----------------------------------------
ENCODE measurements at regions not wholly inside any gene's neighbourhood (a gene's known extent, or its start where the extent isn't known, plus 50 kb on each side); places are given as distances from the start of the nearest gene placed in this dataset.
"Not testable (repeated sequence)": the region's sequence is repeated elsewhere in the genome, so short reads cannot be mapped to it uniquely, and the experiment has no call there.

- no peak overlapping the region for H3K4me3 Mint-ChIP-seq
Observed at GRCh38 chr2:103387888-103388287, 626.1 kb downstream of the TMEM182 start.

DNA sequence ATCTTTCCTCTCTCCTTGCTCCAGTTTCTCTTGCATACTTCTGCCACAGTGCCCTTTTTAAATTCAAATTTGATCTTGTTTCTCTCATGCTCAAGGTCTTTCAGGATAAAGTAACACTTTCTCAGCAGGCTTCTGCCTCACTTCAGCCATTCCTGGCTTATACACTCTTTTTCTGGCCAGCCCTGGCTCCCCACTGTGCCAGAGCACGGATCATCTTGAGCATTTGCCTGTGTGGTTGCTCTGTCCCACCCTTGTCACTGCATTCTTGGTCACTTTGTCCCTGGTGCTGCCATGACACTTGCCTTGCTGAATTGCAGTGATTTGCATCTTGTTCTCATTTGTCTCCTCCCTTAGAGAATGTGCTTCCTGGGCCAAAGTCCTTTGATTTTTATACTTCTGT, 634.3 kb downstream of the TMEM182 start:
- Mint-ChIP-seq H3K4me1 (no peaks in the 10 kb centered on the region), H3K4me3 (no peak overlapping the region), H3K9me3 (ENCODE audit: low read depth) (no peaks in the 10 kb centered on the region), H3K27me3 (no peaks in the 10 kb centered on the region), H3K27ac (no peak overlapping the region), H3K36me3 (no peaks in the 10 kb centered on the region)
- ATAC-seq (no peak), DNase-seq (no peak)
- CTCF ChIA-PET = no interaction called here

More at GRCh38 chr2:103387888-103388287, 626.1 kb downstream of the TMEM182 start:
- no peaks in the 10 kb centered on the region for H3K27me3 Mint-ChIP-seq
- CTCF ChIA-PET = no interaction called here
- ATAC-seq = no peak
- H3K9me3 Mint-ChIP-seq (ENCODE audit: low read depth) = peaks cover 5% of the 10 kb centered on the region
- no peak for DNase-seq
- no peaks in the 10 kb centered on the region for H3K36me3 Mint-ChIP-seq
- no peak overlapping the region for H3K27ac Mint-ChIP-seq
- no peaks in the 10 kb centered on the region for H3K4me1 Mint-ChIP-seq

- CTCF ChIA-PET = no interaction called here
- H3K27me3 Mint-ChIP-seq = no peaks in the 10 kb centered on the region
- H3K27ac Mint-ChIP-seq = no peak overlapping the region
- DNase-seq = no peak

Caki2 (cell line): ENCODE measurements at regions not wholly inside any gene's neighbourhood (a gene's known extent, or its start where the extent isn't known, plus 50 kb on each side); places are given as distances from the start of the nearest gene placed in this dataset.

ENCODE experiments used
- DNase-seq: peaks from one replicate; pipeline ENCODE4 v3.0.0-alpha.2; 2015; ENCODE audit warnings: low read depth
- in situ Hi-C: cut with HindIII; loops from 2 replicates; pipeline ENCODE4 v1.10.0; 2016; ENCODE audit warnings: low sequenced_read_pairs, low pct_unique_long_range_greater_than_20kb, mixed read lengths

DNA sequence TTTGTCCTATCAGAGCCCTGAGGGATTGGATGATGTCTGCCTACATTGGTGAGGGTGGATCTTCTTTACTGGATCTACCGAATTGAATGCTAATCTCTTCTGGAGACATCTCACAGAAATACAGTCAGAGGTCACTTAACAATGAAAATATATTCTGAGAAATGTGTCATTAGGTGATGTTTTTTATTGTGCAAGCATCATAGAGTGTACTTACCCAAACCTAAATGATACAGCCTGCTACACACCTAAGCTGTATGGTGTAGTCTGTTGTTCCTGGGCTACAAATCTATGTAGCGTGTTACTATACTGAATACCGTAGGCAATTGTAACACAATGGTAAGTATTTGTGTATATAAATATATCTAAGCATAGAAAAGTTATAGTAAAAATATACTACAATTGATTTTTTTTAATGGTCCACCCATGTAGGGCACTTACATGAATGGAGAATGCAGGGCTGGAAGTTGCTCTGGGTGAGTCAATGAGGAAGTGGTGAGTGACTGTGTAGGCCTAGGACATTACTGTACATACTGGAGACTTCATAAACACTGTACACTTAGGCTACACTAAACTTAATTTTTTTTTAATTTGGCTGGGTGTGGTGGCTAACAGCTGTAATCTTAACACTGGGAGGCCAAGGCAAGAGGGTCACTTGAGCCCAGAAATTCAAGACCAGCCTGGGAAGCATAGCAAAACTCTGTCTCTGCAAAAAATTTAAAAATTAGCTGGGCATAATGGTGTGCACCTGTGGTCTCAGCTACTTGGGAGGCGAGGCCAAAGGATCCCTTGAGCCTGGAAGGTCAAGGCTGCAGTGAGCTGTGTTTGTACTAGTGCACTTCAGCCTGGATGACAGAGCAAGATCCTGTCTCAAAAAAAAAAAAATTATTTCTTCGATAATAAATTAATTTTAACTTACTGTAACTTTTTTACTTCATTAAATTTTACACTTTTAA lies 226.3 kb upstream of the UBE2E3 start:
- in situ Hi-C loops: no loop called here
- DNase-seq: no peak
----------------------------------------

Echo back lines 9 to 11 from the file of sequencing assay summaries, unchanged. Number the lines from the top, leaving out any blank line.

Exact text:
More at GRCh38 chr2:103387888-103388287, 626.1 kb downstream of the TMEM182 start:
- no peaks in the 10 kb centered on the region for H3K27me3 Mint-ChIP-seq
- CTCF ChIA-PET = no interaction called here